Utah State basketball: Kyle Davis standing out in post game
By Kyle Goon
The Salt Lake TribuneFirst published Dec 30 2013 07:58PM
Logan • Talk to Kyle Davis off the court — that’s where he’s most agreeable.
He can be so polite and articulate, it’s hard to understand exactly how his disposition morphs into the garbage rebounder and hustler who can leave his post competitors so flustered.
Since the sophomore has come to Logan off his LDS Church mission, he’s seemed to blend right in to Utah State’s system. The Aggies need an athletic, tirelessly rebounding forward to operate their system, and he’s happy to oblige.
"The goal I had was just to be the best player I could be for this program," he said. "I’m just trying to get back after quite a break on the mission. I think I’m coming along nicely in many aspects."
The 6-foot-7 forward has found plenty of ways to contribute. After a sluggish scoring start, he’s poured in double-digit points in five of his last seven games, while shooting 63.5 percent from the floor. He’s also chipping in a team-leading 8.4 rebounds per game, and advanced stats site KenPom.com lists him as the 17th most efficient offensive rebounder in the nation.
Add 17 blocks and 19 assists to the mix, and Davis adds up to the most well-rounded frontcourt player the Aggies have.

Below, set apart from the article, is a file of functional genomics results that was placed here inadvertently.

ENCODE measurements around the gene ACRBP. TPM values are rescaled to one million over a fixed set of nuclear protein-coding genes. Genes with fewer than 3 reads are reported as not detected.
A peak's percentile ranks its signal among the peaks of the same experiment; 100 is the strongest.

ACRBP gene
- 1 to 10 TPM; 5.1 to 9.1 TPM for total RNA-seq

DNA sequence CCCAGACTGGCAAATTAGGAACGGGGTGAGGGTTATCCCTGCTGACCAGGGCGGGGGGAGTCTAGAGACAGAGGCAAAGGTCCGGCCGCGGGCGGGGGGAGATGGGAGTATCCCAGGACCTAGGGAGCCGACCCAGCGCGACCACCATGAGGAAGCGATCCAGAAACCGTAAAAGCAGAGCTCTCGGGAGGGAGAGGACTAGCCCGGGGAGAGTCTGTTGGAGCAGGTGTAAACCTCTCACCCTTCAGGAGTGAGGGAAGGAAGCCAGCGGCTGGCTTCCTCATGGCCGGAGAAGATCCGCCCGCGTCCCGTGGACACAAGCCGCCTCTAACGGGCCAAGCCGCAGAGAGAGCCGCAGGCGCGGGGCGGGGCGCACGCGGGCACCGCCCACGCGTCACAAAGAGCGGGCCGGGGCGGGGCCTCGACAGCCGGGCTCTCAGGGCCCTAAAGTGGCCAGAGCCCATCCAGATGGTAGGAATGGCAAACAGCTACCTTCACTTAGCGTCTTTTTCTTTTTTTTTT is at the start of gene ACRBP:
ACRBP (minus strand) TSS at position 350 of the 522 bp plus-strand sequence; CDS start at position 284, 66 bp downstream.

With senior center Jarred Shaw on suspension, Utah State has stepped up its reliance on Davis considerably. Coach Stew Morrill said when Shaw was first suspended that the Aggies’ wouldn’t be able to simply feed the low post as much, but Davis’ increased production has helped address that issue.
"He’s gaining confidence game in and game out," Morrill said after Davis’ 15-point, 15-rebound night against San Diego Christian. "He can really rebound the ball. He’s getting better at finishing at the basket. Like a lot of our guys, he’s got to get better technique defensively, but you know right now he’s a solid low post presence."
The shift to Utah State hasn’t been perfectly smooth, Davis acknowledges.
He’s worked long hours on developing his touch, an issue that is still apparent from his 60 percent shooting percentage. He’s still adjusting to playing against guys his own size, but also many taller players when he switches to center in the Aggies’ small lineup.
These issues help remind him that there’s still work to be done.
"Coach Morrill certainly has a way of instilling that in you every day at practice: Be humble and realize you need coaching," Davis said. "At this level, if you’re not improving, you won’t succeed."
Davis said one of the biggest reasons for his success is teammates who have welcomed him openly. The vets haven’t treated him any differently, and Davis sees that respect extended to freshmen as well.
"I’m just trying to show my teammates that I’m here to work hard and I’m a team player," he said. "To their credit, they’ve been amazing at accepting me."